Twitter has come under fire from mainstream journalists and institutional gatekeepers, derided as “toxic” and a “poisonous well.” But this opposition to Twitter—to its strengths as a democratizing platform—is as old as media itself.
The realities of trans women’s experience with social media remind us that a discussion about “toxicity” online cannot be contained by the artificial boundaries of “Twitter feminism.” The problem is much larger than Twitter or any number of internal activist flare-ups. It encompasses the entire online world.
Feminism needs to center the experiences of all women of color in the movement. As a starting point, here are some suggestions from several smart women.
A discussion of several hashtags that have been making their way around Twitter over the past week: #SolidarityIsForWhiteWomen, #BlackPowerIsForBlackMen, and #F*ckCisPeople.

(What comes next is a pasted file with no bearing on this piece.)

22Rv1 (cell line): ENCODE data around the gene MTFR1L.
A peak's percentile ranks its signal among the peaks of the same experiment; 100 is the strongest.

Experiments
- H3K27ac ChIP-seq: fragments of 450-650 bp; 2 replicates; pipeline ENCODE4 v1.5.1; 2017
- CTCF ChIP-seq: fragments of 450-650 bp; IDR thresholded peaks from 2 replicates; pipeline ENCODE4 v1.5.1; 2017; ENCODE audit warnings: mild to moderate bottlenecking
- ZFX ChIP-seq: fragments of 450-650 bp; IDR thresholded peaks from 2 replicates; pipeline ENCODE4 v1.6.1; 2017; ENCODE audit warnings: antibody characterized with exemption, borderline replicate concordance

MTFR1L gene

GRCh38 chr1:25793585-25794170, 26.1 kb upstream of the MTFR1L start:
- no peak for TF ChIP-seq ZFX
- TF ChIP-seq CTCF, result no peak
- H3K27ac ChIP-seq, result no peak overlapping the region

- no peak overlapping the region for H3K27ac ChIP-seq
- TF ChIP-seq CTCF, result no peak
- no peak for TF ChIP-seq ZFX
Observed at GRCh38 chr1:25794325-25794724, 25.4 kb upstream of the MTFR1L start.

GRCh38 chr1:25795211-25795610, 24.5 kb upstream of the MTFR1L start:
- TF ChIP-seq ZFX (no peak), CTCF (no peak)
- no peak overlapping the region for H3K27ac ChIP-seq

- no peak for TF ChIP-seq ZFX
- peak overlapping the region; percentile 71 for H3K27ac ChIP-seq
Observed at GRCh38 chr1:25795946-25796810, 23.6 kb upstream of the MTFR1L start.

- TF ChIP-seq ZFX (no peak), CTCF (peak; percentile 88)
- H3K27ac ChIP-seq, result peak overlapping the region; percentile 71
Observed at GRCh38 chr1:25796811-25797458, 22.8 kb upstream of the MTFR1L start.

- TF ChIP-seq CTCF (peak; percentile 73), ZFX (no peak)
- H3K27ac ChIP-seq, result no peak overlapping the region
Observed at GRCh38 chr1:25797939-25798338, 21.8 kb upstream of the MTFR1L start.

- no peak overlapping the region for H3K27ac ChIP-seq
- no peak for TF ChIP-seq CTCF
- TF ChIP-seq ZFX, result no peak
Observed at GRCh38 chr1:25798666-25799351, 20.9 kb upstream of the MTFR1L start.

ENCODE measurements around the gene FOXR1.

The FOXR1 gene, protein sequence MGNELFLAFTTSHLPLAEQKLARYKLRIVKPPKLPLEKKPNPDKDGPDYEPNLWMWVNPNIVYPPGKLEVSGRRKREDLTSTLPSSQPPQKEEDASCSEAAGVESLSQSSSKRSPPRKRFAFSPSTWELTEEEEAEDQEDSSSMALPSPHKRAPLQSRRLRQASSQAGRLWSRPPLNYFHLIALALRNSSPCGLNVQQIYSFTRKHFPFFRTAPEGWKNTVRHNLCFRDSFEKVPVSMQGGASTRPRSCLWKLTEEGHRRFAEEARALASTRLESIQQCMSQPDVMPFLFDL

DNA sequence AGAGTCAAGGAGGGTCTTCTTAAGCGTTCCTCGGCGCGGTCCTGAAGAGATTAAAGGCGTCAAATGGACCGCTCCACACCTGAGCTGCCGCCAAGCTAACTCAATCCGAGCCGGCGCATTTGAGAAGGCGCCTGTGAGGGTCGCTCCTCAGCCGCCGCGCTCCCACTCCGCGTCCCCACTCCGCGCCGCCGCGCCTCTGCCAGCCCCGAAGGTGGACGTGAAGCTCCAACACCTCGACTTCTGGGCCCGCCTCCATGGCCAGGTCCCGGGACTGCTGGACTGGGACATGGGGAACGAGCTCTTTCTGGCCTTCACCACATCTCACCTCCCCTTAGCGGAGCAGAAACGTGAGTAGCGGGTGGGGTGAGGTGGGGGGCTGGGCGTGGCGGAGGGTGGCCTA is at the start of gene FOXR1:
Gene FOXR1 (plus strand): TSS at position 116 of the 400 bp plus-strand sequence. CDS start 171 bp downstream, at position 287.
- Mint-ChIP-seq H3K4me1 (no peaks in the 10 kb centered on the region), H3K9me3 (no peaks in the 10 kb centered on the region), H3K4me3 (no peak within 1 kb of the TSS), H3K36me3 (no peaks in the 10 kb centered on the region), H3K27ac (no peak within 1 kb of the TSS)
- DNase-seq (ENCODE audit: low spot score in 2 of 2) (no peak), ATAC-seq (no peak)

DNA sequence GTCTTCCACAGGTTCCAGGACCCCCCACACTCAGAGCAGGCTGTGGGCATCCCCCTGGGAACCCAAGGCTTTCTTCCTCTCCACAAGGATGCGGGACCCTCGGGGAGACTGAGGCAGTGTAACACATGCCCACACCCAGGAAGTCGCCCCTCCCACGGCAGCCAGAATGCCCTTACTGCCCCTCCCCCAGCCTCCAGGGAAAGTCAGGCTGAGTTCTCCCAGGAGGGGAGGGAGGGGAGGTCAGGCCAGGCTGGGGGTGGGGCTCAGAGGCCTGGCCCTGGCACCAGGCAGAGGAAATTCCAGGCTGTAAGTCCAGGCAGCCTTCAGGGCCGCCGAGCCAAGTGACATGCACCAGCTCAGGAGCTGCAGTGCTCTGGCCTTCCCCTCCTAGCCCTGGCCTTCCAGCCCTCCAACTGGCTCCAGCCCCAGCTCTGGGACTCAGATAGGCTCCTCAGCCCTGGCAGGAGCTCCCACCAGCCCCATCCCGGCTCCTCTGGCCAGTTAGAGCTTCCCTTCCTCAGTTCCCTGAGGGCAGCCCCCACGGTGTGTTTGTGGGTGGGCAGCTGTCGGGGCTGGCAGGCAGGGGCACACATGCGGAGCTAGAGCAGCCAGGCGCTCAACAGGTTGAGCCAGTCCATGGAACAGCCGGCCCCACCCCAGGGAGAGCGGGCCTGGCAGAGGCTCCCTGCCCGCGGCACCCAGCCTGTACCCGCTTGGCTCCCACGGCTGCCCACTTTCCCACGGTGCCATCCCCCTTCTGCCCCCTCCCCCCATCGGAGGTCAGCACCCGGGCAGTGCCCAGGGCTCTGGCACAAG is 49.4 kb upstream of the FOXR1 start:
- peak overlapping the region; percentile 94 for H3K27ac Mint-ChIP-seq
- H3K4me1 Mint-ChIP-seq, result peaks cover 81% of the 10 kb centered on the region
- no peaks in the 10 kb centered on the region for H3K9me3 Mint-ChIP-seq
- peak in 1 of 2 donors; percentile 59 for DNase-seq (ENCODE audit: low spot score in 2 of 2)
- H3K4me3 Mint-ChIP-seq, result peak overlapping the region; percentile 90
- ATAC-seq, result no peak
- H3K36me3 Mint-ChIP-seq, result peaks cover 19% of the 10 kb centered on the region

The Texas Department of Public Safety has agreed to withdraw its subpoena of an Austin woman’s Twitter account after it demanded information on supposedly “terroristic” tweets she composed during the Texas legislature’s special sessions earlier this summer.
The invisibility of trans communities is real. So are unthinking insults. By treating the latter as intentional, we do nothing to inform and educate about the first.
In this week’s Sexual Health Roundup: A new study finds that heterosexual men who are in stable, monogamous relationships keep their distance from a pretty girl if given a sniff of oxytocin (the bonding hormone), a judge is set to rule on Alabama’s policy of segregating HIV-positive prisoners, and researchers in Germany find that social media is more tempting than sex, cigarettes, and alcohol.
Stephen Colbert creates #NotIntendedToBeAFactualStatement hashtag in response to Sen. Kyl’s remarks on Planned Parenthood; NRLC won’t score the budget; Huckabee supports “heartbeat” bill; and Alan Simpson rails on GOP social conservatives.
Here’s a quick roundup with some additional news for stories we reported on earlier this week.
Health care reform needs to result in affordable health insurance options, the death of the public option is highly exaggerated, teens acknowledge the National Sex-Ed Week of Action and the birth control pill known as Yaz is being criticized for its safety.